It is another very common strategy where the promotion offers the companies give include, discount offers, gifts, gift cards, credit points or vouchers etc. to promote the products.
11. Geographical Location Pricing
While doing the pricing, the companies need to be very aware of the shipping costs to various destinations, tax difference between the countries( if the product is exported), and the fluctuations in the conversion rates of the currencies. In order to keep the selling price uniform across the country, the landed cost of the product to every destination should be the same. In order to achieve this, the company can tie up with a logistics company and settle the overall average freight, taking the average monthly volumes of the product shipped to different destinations under consideration or else its profit margins will vary from one destination to another. If the buyer is bearing the freight, he would also be benefited because of the freight settlement with the logistics company. In case, the company has manufacturing facilities at multiple places, the task becomes simpler.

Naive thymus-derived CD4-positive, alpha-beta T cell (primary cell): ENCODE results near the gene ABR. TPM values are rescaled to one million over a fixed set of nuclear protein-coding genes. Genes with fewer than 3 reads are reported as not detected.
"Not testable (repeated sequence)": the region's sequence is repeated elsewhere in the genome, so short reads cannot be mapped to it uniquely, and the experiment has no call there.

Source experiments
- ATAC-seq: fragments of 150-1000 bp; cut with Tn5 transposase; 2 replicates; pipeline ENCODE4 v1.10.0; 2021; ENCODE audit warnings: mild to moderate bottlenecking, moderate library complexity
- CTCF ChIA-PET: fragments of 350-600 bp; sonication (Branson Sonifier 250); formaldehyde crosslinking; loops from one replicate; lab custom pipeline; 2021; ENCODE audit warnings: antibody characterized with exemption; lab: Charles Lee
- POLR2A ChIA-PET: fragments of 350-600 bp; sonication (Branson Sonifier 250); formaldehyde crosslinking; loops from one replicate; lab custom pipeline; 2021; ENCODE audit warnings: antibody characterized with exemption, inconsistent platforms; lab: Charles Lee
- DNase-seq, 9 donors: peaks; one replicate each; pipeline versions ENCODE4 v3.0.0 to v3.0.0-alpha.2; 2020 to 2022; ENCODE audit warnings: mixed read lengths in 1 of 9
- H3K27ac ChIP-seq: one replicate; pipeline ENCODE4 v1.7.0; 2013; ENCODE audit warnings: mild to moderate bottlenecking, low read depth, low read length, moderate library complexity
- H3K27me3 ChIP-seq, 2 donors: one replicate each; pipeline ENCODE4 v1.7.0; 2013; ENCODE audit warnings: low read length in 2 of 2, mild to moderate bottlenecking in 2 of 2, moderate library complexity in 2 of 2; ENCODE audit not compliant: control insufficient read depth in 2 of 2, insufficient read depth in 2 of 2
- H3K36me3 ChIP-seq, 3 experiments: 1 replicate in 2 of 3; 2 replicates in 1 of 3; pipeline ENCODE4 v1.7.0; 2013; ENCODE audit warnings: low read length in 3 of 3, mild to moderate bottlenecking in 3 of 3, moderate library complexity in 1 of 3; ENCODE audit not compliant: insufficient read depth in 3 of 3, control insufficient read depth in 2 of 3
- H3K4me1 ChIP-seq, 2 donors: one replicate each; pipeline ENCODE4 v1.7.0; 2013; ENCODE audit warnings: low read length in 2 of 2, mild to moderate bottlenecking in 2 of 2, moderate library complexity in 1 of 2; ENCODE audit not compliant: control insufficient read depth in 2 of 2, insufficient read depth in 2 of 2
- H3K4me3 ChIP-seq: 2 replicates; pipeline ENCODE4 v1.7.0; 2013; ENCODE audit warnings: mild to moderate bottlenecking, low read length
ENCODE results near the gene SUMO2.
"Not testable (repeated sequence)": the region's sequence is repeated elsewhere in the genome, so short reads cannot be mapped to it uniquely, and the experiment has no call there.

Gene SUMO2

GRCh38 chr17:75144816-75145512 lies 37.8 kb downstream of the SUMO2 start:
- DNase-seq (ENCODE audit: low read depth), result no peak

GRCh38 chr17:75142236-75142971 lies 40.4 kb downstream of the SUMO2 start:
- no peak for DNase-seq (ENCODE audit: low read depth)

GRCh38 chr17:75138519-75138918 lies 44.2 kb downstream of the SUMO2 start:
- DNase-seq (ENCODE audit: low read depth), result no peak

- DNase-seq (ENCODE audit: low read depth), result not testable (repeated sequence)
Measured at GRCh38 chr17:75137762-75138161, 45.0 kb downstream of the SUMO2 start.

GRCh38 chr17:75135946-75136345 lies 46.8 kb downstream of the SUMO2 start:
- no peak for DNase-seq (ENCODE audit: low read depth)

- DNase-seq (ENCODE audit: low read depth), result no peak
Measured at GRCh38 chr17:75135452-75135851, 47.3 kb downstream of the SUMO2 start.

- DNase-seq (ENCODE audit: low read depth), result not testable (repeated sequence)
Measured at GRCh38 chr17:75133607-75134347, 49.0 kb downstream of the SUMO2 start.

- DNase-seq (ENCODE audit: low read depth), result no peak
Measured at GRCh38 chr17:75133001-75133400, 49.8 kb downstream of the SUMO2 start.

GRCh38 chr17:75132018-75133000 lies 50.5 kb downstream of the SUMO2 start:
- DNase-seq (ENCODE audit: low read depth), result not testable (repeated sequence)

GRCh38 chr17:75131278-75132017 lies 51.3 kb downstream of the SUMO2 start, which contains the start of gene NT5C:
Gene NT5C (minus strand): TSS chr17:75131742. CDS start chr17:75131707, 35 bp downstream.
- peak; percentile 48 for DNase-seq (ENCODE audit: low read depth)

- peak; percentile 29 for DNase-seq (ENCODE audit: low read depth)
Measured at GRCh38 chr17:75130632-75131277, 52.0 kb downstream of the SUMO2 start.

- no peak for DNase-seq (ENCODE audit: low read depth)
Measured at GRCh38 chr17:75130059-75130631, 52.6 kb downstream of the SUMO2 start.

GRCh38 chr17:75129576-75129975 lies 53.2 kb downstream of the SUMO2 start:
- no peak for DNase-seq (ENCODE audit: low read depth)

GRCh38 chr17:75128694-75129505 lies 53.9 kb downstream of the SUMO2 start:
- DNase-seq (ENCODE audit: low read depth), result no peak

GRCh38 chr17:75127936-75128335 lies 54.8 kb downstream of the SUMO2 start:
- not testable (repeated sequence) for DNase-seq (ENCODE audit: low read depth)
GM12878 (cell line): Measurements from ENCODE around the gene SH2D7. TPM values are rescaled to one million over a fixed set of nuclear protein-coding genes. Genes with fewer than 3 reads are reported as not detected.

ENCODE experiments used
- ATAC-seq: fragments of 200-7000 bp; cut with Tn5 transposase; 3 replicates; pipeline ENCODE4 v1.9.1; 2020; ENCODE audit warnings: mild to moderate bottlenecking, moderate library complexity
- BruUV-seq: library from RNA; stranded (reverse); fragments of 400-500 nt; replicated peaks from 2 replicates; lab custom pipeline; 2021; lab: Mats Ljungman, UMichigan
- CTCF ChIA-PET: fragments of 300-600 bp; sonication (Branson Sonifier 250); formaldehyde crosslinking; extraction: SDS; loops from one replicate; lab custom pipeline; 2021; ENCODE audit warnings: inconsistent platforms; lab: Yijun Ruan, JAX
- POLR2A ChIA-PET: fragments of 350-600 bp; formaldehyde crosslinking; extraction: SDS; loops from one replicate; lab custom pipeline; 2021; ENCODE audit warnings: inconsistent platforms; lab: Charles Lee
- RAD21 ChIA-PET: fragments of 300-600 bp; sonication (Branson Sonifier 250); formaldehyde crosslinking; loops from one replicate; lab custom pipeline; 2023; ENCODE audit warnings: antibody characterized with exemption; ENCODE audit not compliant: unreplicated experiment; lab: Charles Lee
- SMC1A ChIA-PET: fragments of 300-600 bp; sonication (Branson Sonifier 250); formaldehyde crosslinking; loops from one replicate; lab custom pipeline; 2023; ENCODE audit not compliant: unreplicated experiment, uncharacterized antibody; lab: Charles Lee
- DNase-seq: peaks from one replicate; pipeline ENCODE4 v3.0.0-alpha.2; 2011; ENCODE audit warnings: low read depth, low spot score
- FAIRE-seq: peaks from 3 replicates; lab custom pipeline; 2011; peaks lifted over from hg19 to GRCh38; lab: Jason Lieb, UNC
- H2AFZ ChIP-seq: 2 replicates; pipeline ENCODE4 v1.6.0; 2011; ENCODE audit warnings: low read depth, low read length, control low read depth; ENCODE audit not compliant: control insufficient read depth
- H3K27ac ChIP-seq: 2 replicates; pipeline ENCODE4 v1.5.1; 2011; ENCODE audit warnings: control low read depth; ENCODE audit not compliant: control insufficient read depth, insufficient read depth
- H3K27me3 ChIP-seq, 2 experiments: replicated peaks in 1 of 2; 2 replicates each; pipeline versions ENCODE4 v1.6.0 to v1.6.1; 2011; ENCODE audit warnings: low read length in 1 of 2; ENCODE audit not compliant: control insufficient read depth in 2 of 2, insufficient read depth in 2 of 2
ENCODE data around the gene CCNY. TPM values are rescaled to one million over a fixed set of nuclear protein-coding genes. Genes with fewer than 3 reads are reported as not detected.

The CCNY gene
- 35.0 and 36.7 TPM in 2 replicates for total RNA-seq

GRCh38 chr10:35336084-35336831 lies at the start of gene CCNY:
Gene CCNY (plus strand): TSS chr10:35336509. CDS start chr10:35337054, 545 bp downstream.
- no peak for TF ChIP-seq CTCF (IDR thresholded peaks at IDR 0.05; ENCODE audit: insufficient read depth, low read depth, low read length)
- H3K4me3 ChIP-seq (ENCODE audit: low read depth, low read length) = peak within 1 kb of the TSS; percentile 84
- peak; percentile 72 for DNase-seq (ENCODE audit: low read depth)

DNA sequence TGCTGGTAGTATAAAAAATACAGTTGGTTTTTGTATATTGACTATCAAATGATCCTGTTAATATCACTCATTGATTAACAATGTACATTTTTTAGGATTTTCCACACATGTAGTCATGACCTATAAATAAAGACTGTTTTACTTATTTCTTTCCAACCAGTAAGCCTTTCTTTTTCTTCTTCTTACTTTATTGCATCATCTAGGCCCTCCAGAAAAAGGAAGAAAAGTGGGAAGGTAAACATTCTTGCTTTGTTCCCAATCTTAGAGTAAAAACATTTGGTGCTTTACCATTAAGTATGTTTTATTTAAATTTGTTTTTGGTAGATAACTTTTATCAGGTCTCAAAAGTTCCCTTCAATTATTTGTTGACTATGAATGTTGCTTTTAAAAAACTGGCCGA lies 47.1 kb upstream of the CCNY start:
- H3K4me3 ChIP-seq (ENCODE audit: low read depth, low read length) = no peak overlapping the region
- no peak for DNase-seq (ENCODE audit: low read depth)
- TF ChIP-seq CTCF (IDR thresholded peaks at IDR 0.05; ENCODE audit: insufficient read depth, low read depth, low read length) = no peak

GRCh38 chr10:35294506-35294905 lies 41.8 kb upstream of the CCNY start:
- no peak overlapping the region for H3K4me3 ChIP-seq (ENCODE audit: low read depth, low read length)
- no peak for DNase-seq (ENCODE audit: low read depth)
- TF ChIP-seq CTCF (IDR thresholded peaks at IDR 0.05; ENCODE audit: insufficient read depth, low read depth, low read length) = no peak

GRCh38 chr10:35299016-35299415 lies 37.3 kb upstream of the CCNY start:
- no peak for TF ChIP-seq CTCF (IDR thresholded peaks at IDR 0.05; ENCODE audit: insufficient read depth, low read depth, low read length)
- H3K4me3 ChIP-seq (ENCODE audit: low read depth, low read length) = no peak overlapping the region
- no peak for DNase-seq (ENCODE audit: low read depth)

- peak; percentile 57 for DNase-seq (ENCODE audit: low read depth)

12. Value Pricing
When a company is wary of factors such as competition or recession affecting their sales, it reduces its price. For example, the job services provider, naukri.com has a resume services package or value packs for job seekers viz: Profile Highlighter, Featured Value and Job Search Value. You can save 10% to 15% on these resume services packages. These value packs give various benefits to the job seekers, a few being, making your profile visible to 2.5 lac + recruiters, grabbing recruiters’ attention with a visually appealing CV, Profile Enhancement, searching and following recruiters on Naukri etc.
13. Going-Rate Pricing
This happens when customers pay the same price regardless of where or from whom they buy the product. Going-Rate pricing is used on commodity products such as gold, silver, copper, aluminium, wheat, coffee, cocoa,sugar etc. People tend to see these commodities as being similar in all the markets. Hence, there is a going rate for the product that all the sellers get.
14. Sealed Bid Pricing
It is an offer to carry out work, supply goods, or buy land, shares, or other assets at a stated fixed price that is not disclosed and kept in a sealed tender. The sealed tenders from various sellers or buyers are later opened on a decided date and reviewed in their presence. The seller with the lowest bid or the buyer with the highest bid gets the contract.